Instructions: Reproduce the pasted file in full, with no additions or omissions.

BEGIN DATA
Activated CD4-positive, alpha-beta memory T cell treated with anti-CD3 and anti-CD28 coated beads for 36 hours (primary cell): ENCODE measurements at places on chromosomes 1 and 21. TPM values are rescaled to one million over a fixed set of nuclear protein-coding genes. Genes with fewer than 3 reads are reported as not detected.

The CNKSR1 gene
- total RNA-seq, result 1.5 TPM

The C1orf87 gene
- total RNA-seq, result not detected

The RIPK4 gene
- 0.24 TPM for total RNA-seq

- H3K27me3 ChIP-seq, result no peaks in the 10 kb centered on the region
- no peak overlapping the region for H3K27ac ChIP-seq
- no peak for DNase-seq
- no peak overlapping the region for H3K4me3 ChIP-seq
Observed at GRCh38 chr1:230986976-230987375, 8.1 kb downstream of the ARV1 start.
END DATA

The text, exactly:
Activated CD4-positive, alpha-beta memory T cell treated with anti-CD3 and anti-CD28 coated beads for 36 hours (primary cell): ENCODE measurements at places on chromosomes 1 and 21. TPM values are rescaled to one million over a fixed set of nuclear protein-coding genes. Genes with fewer than 3 reads are reported as not detected.

The CNKSR1 gene
- total RNA-seq, result 1.5 TPM

The C1orf87 gene
- total RNA-seq, result not detected

The RIPK4 gene
- 0.24 TPM for total RNA-seq

- H3K27me3 ChIP-seq, result no peaks in the 10 kb centered on the region
- no peak overlapping the region for H3K27ac ChIP-seq
- no peak for DNase-seq
- no peak overlapping the region for H3K4me3 ChIP-seq
Observed at GRCh38 chr1:230986976-230987375, 8.1 kb downstream of the ARV1 start.